One thing that has really captured my attention is the soundtrack. The backing comprises of wonderfully elegant piano-driven pieces from David Ari Leon. It really enhances the game and makes me want to follow their instructions and listen with headphones.

Watch this trailer to get the gist of what I mean... well worth the £0.69 / £1.99 for the iPhone (iPod) / iPad versions.


Some thoughts on Radiohead's 'King of Limbs'

Watching Radiohead perform whilst lazing in a bubblebath is either a new high or new low for me... depending on your opinion... but personally I loved it this morning. It was one of the best ways to enjoy an empty house on a Bank Holiday that my wife and we'ans don't get.

Anyway... I have deliberately not posted my thoughts on Radiohead's most recent album :: 'King of Limbs' :: because it is a rather divisive recording. It's like Marmite... some folks love it and some folks hate it. I was on the side of love... and after watching the 'from the basement' show where they perform the whole album... I am firmly on the side of love.

I could easily tell you what 'King of Limbs' isn't... but I don't think that's always productive. I won't tell you what I think it is either... because, truthfully, I don't really know.

The closest I can come to describing how I feel about it is to compare it to Miles Davis' seminal record 'Bitches Brew'.

'Bitches Brew' isn't an easy listen at first... it demands your time and your respect... it forces you to reconsider and makes you think. But when you get beyond this... its an awesome album that is rich, deep, diverse and ultimately very rewarding. It is a recording that has stood the test of time.

I can't begin to imagine the reaction to this album when it was released... albeit I am glad for Wikipedia's summary (link). I personally think "outside" is a great complement... and is one I would give to 'King of Limbs'... because it is 'outside' Radiohead's previously established norm and certainly some distance from my fave album of their's 'In Rainbows'.

But that's the point. If I want to listen to artists who always remain 'inside' whatever it is that constrains them then I will... but I don't listen to Radiohead to hear a new 'creep' or 'high and dry' or 'street spirit (fade out)'. I listen to Radiohead because their original versions are fab and when it comes to new music... I just don't know what I'll get. I like that.

We should encourage experimentation... empower people to take it outside... whatever their 'it' is.

Watching the 'from the basement' show helped me 'see' the music and the effort expended in creating it. This really helped me shape my opinion. This is why live music is so important... I imagine if I saw Miles et al in concert circa 'Bitches Brew' it may not have taken me as long to 'get it'.

I would love to link to the 'from the basement' video... but it has been pulled. It is out there if you want to find it... but I'm not linking to it. It's well worth the hunt though.


Sunday, August 28, 2011

Some photos from the last few days

250811_Welcome to the new DCs #7

250811_Welcome to the new DCs #6

250811_Welcome to the new DCs #19

On Thursday I witnessed the installation of Russell and Catherine Wyles as the new leaders of the Salvation Army in the West of Scotland.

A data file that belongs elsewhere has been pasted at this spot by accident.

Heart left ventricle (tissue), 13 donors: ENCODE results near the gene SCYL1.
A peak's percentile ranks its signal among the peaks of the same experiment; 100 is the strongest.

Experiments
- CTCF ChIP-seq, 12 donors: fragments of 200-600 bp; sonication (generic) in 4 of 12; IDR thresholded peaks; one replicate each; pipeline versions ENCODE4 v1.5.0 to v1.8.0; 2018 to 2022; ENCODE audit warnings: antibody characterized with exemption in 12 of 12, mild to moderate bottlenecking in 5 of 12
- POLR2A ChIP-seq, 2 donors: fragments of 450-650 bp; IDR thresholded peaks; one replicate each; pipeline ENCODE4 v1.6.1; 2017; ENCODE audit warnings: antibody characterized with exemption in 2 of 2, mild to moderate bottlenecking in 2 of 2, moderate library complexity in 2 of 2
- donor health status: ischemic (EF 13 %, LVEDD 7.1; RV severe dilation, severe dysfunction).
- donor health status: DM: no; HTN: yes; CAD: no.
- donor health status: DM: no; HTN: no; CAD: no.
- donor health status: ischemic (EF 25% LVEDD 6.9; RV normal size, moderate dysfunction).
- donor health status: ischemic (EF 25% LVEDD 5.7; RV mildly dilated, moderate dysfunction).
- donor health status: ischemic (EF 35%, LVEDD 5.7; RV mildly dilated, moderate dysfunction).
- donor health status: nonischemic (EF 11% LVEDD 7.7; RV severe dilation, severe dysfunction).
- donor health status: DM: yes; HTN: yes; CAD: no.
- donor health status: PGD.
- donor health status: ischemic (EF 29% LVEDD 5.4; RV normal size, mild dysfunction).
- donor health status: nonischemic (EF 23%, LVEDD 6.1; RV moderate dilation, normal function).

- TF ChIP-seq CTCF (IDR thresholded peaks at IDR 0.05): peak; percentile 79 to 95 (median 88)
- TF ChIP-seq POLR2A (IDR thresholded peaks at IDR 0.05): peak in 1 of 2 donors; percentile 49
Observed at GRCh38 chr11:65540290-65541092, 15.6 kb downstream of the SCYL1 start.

260811_Noah #3

On Friday, I had the privilege of meeting up with David, Naomi and 12 week old Noah Wynd. Noah has to be the cutest we'an I've ever seen... and I hope he never loses his Rolling Stones hairstyle.

260811_Roses #2

Afterwards, I met up with one of my longest-running friends... Robert Dailey. We walked and talked around Edinburgh... with our cameras in our hands. The museum on Chambers Street is particularly strong and well worth the visit.


260811_Buddha Amida #1

260811_Buddha Amida's hands

Good times!


'a summer' by Good Weather for an Airstrike

Yesterday I spoke of how 'tras el horizonte' by EUS straddled the fuzzy line between the great genres of post-rock and ambient to create a series of soundscapes that have the expansiveness of post-rock & the immersiveness of ambient.

After I had posted these thoughts... my mind kept coming back to 'a summer' by Good Weather for an Airstrike (released on Sonic Reverie Records)... an album I've had on my iPhone / iPod since it was released just before I went away to Jesolo.

I feel remiss for not posting sooner on this great album which exists in the fuzzy no-mans-land between post-rock and ambient... but the words never came to me until now.

Tom Honey's masterful use of feedback drones, synths, acoustic guitar, electronics, field recordings and percussion to create the soundscapes on this album is truly inspired... and very welcome.

There is a tangible undercurrent of grey melancholy that really colours the recording and helps to define it. I guess this is why it is so apt, in places, for a Glaswegian summer... especially the one we've just had.

The drone of 'The Sun Sets Over Us, And We Are Happy' for example is substantive with a minimal elegance... stripped back and on par with the best ambient out there.

Whereas 'The Beginning Of The Rest Of Our Lives (Reprise with Inachus)' is a truly exemplary track and a real highlight for me... muted drums, drones and the faint sound of a two-way radio build the foundation for synths and a persistent bass rhythm before a further skitter of snare enters the mix. Wondrous in it's immersive eloquence.

I would heartily recommend this album... have a wee listen below to see why.


Saturday, August 27, 2011

Loving... "tras el horizonte" by EUS

 I love post-rock and ambient soundscapes for similar reasons: they are genres that draw the listener into the music.